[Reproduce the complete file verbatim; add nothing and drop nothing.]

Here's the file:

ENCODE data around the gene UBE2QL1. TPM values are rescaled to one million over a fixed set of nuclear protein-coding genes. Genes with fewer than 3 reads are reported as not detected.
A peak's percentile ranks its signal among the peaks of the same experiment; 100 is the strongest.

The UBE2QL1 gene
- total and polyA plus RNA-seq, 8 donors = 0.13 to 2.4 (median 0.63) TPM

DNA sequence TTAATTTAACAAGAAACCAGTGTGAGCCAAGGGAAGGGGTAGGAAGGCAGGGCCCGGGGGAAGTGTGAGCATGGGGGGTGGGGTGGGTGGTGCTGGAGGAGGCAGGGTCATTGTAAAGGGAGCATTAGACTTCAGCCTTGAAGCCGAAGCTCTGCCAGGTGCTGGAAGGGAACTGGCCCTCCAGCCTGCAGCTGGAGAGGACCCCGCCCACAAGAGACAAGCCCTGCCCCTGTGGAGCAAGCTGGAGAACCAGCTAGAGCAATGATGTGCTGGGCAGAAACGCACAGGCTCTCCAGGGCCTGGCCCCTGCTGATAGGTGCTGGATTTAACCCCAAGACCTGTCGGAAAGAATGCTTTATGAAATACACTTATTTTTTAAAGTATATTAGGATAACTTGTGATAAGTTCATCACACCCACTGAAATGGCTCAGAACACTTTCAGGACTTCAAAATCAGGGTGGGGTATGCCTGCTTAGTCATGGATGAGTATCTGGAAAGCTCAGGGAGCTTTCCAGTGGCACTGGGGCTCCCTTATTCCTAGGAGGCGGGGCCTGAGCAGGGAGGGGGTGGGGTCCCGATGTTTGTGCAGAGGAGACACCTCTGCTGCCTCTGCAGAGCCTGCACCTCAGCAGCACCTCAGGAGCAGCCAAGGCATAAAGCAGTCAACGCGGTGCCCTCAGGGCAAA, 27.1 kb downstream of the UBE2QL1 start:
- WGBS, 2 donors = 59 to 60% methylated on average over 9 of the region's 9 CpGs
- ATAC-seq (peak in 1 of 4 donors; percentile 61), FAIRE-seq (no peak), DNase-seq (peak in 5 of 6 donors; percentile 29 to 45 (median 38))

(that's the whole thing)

ENCODE data around the gene UBE2QL1. TPM values are rescaled to one million over a fixed set of nuclear protein-coding genes. Genes with fewer than 3 reads are reported as not detected.
A peak's percentile ranks its signal among the peaks of the same experiment; 100 is the strongest.

The UBE2QL1 gene
- total and polyA plus RNA-seq, 8 donors = 0.13 to 2.4 (median 0.63) TPM

DNA sequence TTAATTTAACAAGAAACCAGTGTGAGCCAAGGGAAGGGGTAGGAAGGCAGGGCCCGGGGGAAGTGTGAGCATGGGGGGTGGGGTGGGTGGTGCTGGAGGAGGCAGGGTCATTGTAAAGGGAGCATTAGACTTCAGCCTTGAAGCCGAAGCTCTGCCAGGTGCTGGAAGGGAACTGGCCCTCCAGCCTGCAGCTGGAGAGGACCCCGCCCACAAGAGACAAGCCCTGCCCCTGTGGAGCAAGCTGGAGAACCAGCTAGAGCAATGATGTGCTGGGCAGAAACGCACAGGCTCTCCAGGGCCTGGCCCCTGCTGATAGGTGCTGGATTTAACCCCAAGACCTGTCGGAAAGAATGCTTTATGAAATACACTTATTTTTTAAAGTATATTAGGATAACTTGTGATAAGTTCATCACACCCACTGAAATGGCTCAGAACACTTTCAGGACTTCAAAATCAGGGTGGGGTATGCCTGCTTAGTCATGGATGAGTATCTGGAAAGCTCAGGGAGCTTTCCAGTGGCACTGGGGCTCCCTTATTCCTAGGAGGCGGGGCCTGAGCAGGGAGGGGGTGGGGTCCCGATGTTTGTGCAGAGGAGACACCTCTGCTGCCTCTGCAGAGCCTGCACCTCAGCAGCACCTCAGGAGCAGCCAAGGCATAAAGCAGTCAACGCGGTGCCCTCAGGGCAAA, 27.1 kb downstream of the UBE2QL1 start:
- WGBS, 2 donors = 59 to 60% methylated on average over 9 of the region's 9 CpGs
- ATAC-seq (peak in 1 of 4 donors; percentile 61), FAIRE-seq (no peak), DNase-seq (peak in 5 of 6 donors; percentile 29 to 45 (median 38))